If you’ve recently used public transport in France, namely the train, you may have noticed the pianos on display in various stations of the capital. This large-scale operation began in the Gare Montparnasse in 2010, before expanding to various Parisian stations and elsewhere across France.
Why are there pianos in stations?
This idea was inspired by British artist Luke Jerram, who came up with the “Play me, I’m yours” idea. The original concept was to make 1300 pianos available to the general public in 45 cities across the world. Two years after the scheme began, the SNCF decided to install some pianos in Paris’ stations.
These pianos are fantastic for travelers of all ages. Now the boredom of waiting for a train can be relieved through the joy of hearing a beautiful melody and the pleasure of watching someone play. Men, women, students, families… everyone can enjoy a magical moment in what are often busy and stressful places.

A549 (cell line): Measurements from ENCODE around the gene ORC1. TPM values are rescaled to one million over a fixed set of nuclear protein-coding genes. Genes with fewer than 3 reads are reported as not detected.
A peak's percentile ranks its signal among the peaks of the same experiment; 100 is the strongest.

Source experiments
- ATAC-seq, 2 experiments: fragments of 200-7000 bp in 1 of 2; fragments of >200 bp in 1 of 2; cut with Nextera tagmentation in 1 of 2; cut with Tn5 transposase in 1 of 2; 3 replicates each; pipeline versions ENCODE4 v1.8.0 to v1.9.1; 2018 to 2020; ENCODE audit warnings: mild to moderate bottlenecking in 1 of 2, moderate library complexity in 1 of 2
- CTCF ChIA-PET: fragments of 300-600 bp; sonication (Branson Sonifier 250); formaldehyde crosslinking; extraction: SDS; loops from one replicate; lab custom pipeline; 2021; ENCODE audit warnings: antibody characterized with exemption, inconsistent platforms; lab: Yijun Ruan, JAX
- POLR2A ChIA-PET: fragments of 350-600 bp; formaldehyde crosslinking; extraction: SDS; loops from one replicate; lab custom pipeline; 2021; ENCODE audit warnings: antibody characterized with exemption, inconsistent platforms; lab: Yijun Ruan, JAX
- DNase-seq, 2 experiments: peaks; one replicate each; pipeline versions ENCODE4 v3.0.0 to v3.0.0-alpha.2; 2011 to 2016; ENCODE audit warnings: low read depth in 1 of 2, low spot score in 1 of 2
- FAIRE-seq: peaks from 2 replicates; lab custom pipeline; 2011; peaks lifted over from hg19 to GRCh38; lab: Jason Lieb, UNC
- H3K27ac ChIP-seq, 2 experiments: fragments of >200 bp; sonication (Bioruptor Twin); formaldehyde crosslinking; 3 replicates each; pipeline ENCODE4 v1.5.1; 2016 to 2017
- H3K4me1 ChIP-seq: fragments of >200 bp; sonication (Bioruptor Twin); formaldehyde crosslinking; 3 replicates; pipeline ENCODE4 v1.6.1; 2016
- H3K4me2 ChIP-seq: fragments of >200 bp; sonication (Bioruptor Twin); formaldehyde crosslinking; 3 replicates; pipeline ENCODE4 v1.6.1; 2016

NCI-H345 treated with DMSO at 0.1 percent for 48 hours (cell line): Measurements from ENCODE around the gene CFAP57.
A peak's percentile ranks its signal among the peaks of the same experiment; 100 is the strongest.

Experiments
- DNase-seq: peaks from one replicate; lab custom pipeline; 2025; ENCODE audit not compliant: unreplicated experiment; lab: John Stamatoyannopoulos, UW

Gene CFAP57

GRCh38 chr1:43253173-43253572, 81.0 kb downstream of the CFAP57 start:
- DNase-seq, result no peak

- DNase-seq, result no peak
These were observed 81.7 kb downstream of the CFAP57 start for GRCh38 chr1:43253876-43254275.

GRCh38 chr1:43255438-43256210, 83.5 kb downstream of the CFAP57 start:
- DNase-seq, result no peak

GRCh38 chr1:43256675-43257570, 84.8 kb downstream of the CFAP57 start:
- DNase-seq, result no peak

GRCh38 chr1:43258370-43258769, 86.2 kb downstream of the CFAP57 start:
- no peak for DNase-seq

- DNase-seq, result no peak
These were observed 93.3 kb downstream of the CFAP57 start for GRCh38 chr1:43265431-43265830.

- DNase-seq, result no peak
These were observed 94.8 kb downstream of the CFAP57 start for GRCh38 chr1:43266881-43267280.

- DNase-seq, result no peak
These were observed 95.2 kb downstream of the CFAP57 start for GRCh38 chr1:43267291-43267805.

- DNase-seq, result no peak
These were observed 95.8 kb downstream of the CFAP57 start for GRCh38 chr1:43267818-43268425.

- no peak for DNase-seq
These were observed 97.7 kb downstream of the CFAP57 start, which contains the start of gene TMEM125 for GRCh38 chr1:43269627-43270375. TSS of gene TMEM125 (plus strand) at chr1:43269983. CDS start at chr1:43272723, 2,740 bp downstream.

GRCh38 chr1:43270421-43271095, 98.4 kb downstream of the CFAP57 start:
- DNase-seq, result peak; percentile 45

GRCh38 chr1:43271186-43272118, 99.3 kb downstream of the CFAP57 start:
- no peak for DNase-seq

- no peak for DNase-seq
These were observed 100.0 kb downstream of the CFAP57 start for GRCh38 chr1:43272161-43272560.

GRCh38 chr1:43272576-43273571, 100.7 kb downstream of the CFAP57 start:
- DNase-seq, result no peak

Play me I’m yours 2017: An artistic encounter
Pianos will be back in the most famous spots of Paris starting from June, but they are currently invading the Jardin d’Acclimatation where they will be customized by artists during the weekend of 27th to 28th May to be exhibited until 21th June for the Music Day. The sixth year of this festival is based around the theme of “Enfance & Transmission” (childhood and transmission).
This incredibly popular scheme is now spreading out of train stations and into some of the busiest places in Paris, so make sure you check out Avenue du Mahatma Ghandi, 75116 Paris to enjoy live performances by artists who will a touch of color to the music.
And for those who are looking for a beautiful apartment located in a one of the most beautiful neighborhoods in Paris, don’t hesitate to check out our furnished rentals located in Paris’ 16th arrondissement!
For further information don’t hesitate to check the PlaymeParis facebook page or the street pianos Paris website.
Did you know?
The piano was invented in Italy in the early eighteenth century by Bartolomeo Cristofori, who served King Ferdinand de Medici. This invention was known as “gravecembalo col piano e forte”, meaning “with harpsichord shades sweet and strong”, before being shortened to pianoforte and then to piano.